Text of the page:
Is this you? Are you doing kind things over and over for others in order to get love?
This subconscious (and dysfunctional) relationship tactic might go something like: “If I give you this (or do this for you) then you’ll give me love (or treat me like I’m important/worthwhile).” And it’s destined for disaster.
Giving with an expectation of getting something in return is a common game we play on ourselves and in relationships.
Reciprocity (give and take) is built on the concept of mutuality; with both people participating. But when you’re playing the “giving to get” game, it’s far from mutual. The game is born out of a feeling of lack, and it ends in emotional pain. That lack is that you might feel needy, unimportant, not “good enough,” unlovable or unworthy exactly as you are.
In a “giving to get” cycle, one person ends up doing most of the giving, the niceties and forgiving while the other person is on the receiving end of all that kindness. Whether or not they asked for it.
In your mind you may think “they ought to love me, after all I’ve done.” You may not even know you do this, you may just wonder why you’ve ended up disappointed in relationships. “After all I’ve done for you, how can you treat me this way?”
May I gently remind you: it was your choice to do all that doing, no one made you do it. But the consequences remain that you may have given all of yourself to someone who wasn’t giving the same back.
Giving out of a sense of wholeness is different than “giving to get” love; that’s when you are doing nice things because it feels good, and you expect nothing in return. It’s altruistic and kind, with no strings attached.
Why it’s vitally important to become aware of this cycle: If you play this game in relationships it won’t end well.
You’ll feel taken for granted, unappreciated, or worse unloved. It hurts. You may convince yourself in the beginning that you’re just being kind, accommodating, cooperative and that’s ‘what good people do.’ Eventually, however, you’ll find yourself feeling drained, and you just can’t figure out the right way to be, or the right things to do to in order to make the relationship work. Once you’ve start the cycle, it’s hard to break it unless you become aware that you’re in it. You’re convinced that this is how you have to act or what you have to do to become worthy in a relationship.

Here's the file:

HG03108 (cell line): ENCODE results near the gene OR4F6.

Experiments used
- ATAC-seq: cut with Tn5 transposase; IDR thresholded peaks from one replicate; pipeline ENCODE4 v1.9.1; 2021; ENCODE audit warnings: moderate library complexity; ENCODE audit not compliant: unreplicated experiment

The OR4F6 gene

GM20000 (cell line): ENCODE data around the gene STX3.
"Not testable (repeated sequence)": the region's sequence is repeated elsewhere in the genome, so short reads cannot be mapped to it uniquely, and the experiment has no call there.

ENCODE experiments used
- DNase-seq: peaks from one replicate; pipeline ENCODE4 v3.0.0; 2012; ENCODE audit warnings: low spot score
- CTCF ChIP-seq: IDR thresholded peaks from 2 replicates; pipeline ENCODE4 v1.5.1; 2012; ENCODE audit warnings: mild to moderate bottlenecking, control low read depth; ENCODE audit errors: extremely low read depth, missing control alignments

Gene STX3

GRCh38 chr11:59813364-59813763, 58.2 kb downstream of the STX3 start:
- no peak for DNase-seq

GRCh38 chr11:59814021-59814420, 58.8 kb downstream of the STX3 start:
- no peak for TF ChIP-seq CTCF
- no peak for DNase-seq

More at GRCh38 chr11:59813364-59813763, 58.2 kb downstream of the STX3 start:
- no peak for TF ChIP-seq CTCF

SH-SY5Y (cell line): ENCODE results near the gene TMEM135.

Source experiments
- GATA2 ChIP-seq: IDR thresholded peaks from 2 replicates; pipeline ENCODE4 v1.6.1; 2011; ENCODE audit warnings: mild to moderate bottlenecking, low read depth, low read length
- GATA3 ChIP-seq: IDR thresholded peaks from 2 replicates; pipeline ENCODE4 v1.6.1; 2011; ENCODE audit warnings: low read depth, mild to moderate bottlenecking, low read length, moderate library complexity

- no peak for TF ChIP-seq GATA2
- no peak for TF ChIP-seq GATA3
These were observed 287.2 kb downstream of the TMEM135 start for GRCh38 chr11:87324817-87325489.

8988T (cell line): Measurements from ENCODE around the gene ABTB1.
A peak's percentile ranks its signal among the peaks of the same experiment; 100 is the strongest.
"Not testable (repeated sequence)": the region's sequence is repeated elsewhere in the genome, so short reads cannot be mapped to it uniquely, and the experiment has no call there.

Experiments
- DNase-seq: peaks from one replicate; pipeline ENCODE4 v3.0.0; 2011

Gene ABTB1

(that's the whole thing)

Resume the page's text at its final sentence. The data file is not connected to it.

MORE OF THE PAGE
What does it look like? This varies from person to person, but the theme circles around giving of yourself: time, money, effort, acts of service, attention, energy, niceties, words, etc. to get something in return. Usually we give to get love, attention or acknowledgement.
It can look like always doing favors for the people you date. The giving could be doing little or big favors, picking up groceries, getting them cards, being available 24/7, or showing them all the little ways that you thought about them during the day. They always come first and you might think that’s a good thing. You may say something to yourself that sounds altruistic like, “If my partner is happy then I’ll be happy. I don’t need much. Having them feel good or know how much I care will help me find happiness.”
It can also extend to forgiving slights; always trying to ‘be cool’ and not bring up conflicts or talk about what’s bothering you; not wanting to make a big deal of them being late or not reciprocating; letting them contact you for a date at a moment’s notice; always being ready to see them; or making it really easy to see you or get ahold of you.
On their own, none of these things are problematic. The problem comes in when you do these things in an effort to get love.
It’s as if being yourself or you being you isn’t enough to be lovable, so you have to do things to get love/be lovable. The question isn’t what are you doing but why are you doing it?
Where does it come from? Clients have said, “I defined my worth through service to other people and until I saw what I was doing—I thought this was just how relationships worked.”
“It’s how I do a lot for people, because I thought helping them or serving them I’d find my value.”
“I thought in order to be a good person I had to help my partner constantly.”
“I never expected much back—I was trying to give to be lovable, like ‘I need you to see that I’m a good person so you know I’m worth loving.’
If you were raised in a household where you had to earn the right to be loved, or do things to be considered good and get love or acknowledgement in return, you might become someone preconditioned to “give to get.”
It can also from a conditional feeling of love as a child—you weren’t enough exactly as you are so you had to work at being loved. That same cycle of working hard to get love perpetuates into adulthood, and you can’t figure out why you never fully feel loved.
In the next article on this topic, I’ll go into 7 ways you can break the cycle of “giving to get” and start toward finding mutually beneficial relationships where your partner loves and acknowledges you without playing into the cycle.
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